Low plasma levels of vitamin E are linked to physical decline in
elderly people, said a study published Wednesday in the Journal of
the American Medical Association.
The study, led by researchers from Yale University's School of
Medicine, reported that people with the lowest blood levels of
vitamin E have about 60 percent greater chances of a decline in
physical function when compared to people with the highest levels
of vitamin E.
"Low plasma levels of vitamin E are associated with subsequent
decline in physical function," said the study's lead author,
Benedetta Bartali from Yale.
"As an antioxidant, vitamin E may prevent or reduce the
propagation of free radicals in our body, and this may help to
reduce muscle or DNA damage and the development, for example, of
atherosclerosis and other pathologic conditions," Bartali said.
The researchers studied nutrition and physical function in 698
people aged 65 and older in Italy from 1998 to 2003.
They measured levels of certain vitamins in the blood of the
volunteers and then used three tests -- a short walk, balance and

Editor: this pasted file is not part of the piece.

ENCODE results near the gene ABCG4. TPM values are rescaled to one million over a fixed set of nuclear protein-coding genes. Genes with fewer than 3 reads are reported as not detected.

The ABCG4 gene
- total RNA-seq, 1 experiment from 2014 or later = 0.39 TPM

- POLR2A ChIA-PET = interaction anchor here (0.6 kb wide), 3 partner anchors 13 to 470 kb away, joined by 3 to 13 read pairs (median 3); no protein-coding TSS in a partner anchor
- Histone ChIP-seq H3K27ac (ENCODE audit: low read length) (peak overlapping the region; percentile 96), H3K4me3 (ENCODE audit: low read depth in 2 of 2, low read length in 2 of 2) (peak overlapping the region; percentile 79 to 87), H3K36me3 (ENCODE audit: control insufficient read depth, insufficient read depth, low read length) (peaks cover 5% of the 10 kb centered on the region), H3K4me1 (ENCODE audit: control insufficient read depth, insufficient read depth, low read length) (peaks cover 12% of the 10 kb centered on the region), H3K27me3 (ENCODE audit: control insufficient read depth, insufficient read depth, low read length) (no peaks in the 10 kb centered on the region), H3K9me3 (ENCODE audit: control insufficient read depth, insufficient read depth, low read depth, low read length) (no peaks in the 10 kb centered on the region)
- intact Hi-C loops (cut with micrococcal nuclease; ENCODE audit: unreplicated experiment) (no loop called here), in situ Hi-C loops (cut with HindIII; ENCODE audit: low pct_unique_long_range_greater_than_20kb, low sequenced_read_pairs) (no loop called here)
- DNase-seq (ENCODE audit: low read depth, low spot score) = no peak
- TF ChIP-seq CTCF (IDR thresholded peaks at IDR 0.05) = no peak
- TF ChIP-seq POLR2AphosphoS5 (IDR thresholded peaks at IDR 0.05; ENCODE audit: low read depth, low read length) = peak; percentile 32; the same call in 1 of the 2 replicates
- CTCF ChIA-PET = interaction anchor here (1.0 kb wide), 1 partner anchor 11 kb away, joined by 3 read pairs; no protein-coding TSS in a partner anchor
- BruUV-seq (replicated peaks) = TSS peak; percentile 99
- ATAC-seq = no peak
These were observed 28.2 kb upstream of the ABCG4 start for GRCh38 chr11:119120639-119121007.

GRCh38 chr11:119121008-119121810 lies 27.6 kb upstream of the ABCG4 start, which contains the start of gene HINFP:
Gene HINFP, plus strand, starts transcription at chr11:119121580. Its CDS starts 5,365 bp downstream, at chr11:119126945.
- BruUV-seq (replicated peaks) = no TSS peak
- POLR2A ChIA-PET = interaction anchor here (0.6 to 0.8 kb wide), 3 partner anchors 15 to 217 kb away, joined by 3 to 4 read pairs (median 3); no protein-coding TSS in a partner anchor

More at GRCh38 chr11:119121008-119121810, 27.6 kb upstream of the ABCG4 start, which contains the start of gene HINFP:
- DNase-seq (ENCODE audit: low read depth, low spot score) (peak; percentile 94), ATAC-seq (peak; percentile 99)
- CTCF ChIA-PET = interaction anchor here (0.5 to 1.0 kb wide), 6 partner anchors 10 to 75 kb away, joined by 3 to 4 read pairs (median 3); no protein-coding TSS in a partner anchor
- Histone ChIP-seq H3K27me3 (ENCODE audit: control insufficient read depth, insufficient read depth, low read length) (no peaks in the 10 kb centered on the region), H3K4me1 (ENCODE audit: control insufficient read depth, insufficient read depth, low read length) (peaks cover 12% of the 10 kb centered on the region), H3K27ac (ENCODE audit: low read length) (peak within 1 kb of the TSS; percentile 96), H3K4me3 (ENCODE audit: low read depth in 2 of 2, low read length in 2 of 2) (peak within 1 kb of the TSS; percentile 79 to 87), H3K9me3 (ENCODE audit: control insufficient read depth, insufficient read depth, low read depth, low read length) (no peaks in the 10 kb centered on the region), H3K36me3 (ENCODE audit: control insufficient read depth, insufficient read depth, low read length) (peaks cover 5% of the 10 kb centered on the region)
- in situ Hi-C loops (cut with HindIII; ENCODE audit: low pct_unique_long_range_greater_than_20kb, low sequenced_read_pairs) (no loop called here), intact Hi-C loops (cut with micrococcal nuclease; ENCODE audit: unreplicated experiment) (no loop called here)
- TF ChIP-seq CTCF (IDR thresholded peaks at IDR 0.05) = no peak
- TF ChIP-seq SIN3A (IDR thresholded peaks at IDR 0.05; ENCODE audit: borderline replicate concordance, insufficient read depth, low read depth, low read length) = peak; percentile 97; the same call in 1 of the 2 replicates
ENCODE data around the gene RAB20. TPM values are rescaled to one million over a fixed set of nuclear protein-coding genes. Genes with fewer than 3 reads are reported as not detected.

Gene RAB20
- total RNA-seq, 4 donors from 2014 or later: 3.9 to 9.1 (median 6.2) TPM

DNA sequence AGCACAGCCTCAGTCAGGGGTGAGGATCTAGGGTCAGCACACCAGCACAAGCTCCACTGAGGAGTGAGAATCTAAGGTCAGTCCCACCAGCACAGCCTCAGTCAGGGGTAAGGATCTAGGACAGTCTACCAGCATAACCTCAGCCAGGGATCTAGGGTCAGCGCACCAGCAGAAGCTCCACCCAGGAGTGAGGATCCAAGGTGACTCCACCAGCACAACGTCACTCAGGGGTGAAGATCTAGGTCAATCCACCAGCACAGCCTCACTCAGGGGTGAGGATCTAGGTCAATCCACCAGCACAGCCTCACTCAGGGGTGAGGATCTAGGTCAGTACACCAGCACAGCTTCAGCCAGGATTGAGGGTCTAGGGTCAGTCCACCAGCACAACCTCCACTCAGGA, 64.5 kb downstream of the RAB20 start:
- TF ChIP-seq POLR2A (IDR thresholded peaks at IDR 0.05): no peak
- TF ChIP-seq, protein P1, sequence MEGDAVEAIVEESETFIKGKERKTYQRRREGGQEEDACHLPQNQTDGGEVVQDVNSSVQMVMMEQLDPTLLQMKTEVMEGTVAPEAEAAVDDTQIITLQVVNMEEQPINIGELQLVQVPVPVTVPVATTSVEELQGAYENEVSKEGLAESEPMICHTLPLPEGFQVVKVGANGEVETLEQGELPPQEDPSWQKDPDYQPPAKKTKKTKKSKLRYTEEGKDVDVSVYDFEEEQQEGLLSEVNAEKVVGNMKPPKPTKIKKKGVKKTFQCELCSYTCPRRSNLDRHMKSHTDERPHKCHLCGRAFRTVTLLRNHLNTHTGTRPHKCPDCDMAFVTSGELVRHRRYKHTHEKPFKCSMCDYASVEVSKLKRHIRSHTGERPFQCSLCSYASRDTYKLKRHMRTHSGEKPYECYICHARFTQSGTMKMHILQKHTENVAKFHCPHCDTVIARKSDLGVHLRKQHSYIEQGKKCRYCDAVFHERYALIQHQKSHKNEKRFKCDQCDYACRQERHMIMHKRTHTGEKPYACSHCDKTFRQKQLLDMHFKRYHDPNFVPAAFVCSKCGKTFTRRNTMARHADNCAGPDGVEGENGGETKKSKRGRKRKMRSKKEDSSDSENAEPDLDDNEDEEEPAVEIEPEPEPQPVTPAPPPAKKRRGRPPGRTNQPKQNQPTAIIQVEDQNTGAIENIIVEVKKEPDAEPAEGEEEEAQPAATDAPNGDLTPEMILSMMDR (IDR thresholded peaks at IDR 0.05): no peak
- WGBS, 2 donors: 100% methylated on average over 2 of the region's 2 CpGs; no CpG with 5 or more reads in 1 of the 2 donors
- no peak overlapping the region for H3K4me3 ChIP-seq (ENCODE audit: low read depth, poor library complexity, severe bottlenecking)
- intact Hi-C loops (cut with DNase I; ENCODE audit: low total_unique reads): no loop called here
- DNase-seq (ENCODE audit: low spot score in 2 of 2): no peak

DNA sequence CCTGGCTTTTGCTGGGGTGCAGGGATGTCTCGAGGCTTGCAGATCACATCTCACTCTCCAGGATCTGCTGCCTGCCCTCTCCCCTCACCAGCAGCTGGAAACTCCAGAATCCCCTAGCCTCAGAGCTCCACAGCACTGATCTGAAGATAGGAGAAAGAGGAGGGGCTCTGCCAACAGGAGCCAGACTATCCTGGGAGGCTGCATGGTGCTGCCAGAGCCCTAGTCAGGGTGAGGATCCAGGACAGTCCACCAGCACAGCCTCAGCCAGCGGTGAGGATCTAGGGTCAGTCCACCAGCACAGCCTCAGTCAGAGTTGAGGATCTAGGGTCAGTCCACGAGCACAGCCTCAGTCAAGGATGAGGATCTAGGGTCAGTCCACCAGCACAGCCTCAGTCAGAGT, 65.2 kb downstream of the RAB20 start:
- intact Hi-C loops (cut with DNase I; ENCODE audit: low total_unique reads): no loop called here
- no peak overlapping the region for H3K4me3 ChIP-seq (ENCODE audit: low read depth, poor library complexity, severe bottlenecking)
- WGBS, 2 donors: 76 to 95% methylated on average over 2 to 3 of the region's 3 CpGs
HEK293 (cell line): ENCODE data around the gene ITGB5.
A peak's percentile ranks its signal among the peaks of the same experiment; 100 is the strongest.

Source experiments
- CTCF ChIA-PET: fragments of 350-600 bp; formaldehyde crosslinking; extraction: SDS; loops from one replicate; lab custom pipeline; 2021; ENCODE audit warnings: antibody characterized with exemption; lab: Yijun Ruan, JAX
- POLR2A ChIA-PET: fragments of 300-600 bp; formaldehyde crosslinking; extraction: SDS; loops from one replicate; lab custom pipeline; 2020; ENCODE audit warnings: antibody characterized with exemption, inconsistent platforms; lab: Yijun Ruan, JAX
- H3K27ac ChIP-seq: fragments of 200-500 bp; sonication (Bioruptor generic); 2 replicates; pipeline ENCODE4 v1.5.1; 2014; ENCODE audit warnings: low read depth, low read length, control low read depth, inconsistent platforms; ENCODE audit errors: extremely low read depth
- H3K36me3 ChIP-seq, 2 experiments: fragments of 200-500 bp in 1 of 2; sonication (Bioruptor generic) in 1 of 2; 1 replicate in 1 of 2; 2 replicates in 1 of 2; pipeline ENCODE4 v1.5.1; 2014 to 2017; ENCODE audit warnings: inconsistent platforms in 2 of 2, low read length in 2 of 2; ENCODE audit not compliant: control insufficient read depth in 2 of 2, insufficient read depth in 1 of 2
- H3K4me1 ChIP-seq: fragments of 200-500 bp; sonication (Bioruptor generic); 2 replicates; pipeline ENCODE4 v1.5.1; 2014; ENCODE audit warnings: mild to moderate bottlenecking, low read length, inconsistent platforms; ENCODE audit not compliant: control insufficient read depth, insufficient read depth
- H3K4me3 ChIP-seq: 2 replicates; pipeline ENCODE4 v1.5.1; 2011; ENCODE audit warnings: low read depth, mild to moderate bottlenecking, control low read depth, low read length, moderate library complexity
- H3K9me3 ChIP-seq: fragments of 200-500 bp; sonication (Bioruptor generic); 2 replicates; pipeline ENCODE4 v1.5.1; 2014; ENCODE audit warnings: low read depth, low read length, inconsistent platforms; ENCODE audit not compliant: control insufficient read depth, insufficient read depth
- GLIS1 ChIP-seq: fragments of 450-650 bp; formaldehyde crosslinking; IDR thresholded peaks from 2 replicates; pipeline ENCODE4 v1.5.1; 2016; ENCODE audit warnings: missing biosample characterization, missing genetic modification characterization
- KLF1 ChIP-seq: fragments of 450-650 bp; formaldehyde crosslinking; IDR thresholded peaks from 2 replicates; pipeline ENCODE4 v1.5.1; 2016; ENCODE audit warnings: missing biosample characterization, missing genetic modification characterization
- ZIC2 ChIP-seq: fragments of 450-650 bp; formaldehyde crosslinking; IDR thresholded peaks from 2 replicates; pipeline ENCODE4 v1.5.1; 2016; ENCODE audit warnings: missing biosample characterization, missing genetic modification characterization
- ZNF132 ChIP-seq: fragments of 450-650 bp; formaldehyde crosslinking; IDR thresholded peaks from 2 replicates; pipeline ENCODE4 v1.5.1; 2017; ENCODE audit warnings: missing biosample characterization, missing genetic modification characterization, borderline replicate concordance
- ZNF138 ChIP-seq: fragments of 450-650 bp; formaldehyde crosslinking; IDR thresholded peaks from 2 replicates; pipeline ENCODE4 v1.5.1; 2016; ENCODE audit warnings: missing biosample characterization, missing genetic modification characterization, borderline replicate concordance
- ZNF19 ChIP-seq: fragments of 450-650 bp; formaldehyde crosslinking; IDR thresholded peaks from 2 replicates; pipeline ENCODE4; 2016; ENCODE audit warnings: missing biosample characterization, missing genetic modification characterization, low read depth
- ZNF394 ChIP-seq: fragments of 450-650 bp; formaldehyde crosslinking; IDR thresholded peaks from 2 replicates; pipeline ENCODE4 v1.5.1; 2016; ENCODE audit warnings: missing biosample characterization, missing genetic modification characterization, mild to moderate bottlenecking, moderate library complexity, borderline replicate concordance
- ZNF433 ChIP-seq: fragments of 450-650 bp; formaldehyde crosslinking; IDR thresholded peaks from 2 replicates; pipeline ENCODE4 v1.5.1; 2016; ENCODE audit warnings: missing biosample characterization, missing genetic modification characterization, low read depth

standing up from a seated position -- to gauge their physical
The researchers found with other factors taken into account,
only low levels of vitamin E were significantly associated with
physical decline. Levels of the other vitamins -- folate, B-6, B-12
and D -- did not seem to affect the tests.
"Although the findings from this epidemiological study cannot
establish causality, they provide a solid base that low
concentration of vitamin E contributes to decline in physical
function," the study's authors wrote.
Vitamin E -- often a sign of poor nutrition -- can be found in
foods including wheat germ, corn nuts and seeds, olives, green
leafy vegetables, sunflower, soybean and cottonseed
(Xinhua News Agency January 24, 2008)